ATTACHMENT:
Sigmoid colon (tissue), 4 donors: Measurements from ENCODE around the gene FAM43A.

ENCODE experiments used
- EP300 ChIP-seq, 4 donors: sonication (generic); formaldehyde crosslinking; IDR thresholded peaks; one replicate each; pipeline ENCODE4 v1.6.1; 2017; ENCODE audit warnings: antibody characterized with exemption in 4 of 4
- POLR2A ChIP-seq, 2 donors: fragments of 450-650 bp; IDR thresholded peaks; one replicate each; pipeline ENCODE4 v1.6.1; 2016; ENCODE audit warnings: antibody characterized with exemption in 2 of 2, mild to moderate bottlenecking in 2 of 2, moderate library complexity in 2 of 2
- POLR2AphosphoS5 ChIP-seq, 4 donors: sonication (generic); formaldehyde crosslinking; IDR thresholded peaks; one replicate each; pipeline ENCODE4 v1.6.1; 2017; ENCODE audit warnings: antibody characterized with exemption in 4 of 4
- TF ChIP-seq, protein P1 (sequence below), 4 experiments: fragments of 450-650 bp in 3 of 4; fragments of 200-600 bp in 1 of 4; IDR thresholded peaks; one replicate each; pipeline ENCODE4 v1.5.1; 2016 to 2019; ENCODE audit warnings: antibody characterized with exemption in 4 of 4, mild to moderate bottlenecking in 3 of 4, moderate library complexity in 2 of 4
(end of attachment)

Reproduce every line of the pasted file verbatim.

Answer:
Sigmoid colon (tissue), 4 donors: Measurements from ENCODE around the gene FAM43A.

ENCODE experiments used
- EP300 ChIP-seq, 4 donors: sonication (generic); formaldehyde crosslinking; IDR thresholded peaks; one replicate each; pipeline ENCODE4 v1.6.1; 2017; ENCODE audit warnings: antibody characterized with exemption in 4 of 4
- POLR2A ChIP-seq, 2 donors: fragments of 450-650 bp; IDR thresholded peaks; one replicate each; pipeline ENCODE4 v1.6.1; 2016; ENCODE audit warnings: antibody characterized with exemption in 2 of 2, mild to moderate bottlenecking in 2 of 2, moderate library complexity in 2 of 2
- POLR2AphosphoS5 ChIP-seq, 4 donors: sonication (generic); formaldehyde crosslinking; IDR thresholded peaks; one replicate each; pipeline ENCODE4 v1.6.1; 2017; ENCODE audit warnings: antibody characterized with exemption in 4 of 4
- TF ChIP-seq, protein P1 (sequence below), 4 experiments: fragments of 450-650 bp in 3 of 4; fragments of 200-600 bp in 1 of 4; IDR thresholded peaks; one replicate each; pipeline ENCODE4 v1.5.1; 2016 to 2019; ENCODE audit warnings: antibody characterized with exemption in 4 of 4, mild to moderate bottlenecking in 3 of 4, moderate library complexity in 2 of 4